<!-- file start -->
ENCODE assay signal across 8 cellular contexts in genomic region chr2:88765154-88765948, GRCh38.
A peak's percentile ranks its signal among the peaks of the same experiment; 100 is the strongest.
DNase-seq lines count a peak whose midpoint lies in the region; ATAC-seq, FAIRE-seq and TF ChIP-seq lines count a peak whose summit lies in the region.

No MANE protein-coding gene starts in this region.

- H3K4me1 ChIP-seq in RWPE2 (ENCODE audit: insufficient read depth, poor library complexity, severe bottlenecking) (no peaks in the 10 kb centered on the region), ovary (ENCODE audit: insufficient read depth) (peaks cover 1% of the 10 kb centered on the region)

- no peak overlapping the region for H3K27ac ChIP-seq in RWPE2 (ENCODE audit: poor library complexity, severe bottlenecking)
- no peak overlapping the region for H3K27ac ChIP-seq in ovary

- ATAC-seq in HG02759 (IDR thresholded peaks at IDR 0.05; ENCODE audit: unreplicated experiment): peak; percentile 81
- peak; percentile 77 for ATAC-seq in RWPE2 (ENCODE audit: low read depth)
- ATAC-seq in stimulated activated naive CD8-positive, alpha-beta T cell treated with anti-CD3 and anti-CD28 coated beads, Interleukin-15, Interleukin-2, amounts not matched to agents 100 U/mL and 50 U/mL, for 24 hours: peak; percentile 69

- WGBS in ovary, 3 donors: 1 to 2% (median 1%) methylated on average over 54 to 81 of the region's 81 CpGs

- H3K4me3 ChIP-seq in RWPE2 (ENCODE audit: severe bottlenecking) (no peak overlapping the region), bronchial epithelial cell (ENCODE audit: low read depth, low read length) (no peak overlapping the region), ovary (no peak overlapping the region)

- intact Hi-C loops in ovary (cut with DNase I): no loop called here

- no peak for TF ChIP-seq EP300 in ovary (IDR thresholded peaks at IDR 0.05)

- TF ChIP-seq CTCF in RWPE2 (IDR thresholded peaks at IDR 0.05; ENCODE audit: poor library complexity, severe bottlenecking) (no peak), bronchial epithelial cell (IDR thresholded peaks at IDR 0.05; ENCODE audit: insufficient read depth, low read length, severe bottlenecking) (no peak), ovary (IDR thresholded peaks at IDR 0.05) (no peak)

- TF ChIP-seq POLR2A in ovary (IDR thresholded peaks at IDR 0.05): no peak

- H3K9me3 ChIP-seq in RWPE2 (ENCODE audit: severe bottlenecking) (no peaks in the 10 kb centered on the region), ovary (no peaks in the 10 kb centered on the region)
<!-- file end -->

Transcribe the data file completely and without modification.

ENCODE assay signal across 8 cellular contexts in genomic region chr2:88765154-88765948, GRCh38.
A peak's percentile ranks its signal among the peaks of the same experiment; 100 is the strongest.
DNase-seq lines count a peak whose midpoint lies in the region; ATAC-seq, FAIRE-seq and TF ChIP-seq lines count a peak whose summit lies in the region.

No MANE protein-coding gene starts in this region.

- H3K4me1 ChIP-seq in RWPE2 (ENCODE audit: insufficient read depth, poor library complexity, severe bottlenecking) (no peaks in the 10 kb centered on the region), ovary (ENCODE audit: insufficient read depth) (peaks cover 1% of the 10 kb centered on the region)

- no peak overlapping the region for H3K27ac ChIP-seq in RWPE2 (ENCODE audit: poor library complexity, severe bottlenecking)
- no peak overlapping the region for H3K27ac ChIP-seq in ovary

- ATAC-seq in HG02759 (IDR thresholded peaks at IDR 0.05; ENCODE audit: unreplicated experiment): peak; percentile 81
- peak; percentile 77 for ATAC-seq in RWPE2 (ENCODE audit: low read depth)
- ATAC-seq in stimulated activated naive CD8-positive, alpha-beta T cell treated with anti-CD3 and anti-CD28 coated beads, Interleukin-15, Interleukin-2, amounts not matched to agents 100 U/mL and 50 U/mL, for 24 hours: peak; percentile 69

- WGBS in ovary, 3 donors: 1 to 2% (median 1%) methylated on average over 54 to 81 of the region's 81 CpGs

- H3K4me3 ChIP-seq in RWPE2 (ENCODE audit: severe bottlenecking) (no peak overlapping the region), bronchial epithelial cell (ENCODE audit: low read depth, low read length) (no peak overlapping the region), ovary (no peak overlapping the region)

- intact Hi-C loops in ovary (cut with DNase I): no loop called here

- no peak for TF ChIP-seq EP300 in ovary (IDR thresholded peaks at IDR 0.05)

- TF ChIP-seq CTCF in RWPE2 (IDR thresholded peaks at IDR 0.05; ENCODE audit: poor library complexity, severe bottlenecking) (no peak), bronchial epithelial cell (IDR thresholded peaks at IDR 0.05; ENCODE audit: insufficient read depth, low read length, severe bottlenecking) (no peak), ovary (IDR thresholded peaks at IDR 0.05) (no peak)

- TF ChIP-seq POLR2A in ovary (IDR thresholded peaks at IDR 0.05): no peak

- H3K9me3 ChIP-seq in RWPE2 (ENCODE audit: severe bottlenecking) (no peaks in the 10 kb centered on the region), ovary (no peaks in the 10 kb centered on the region)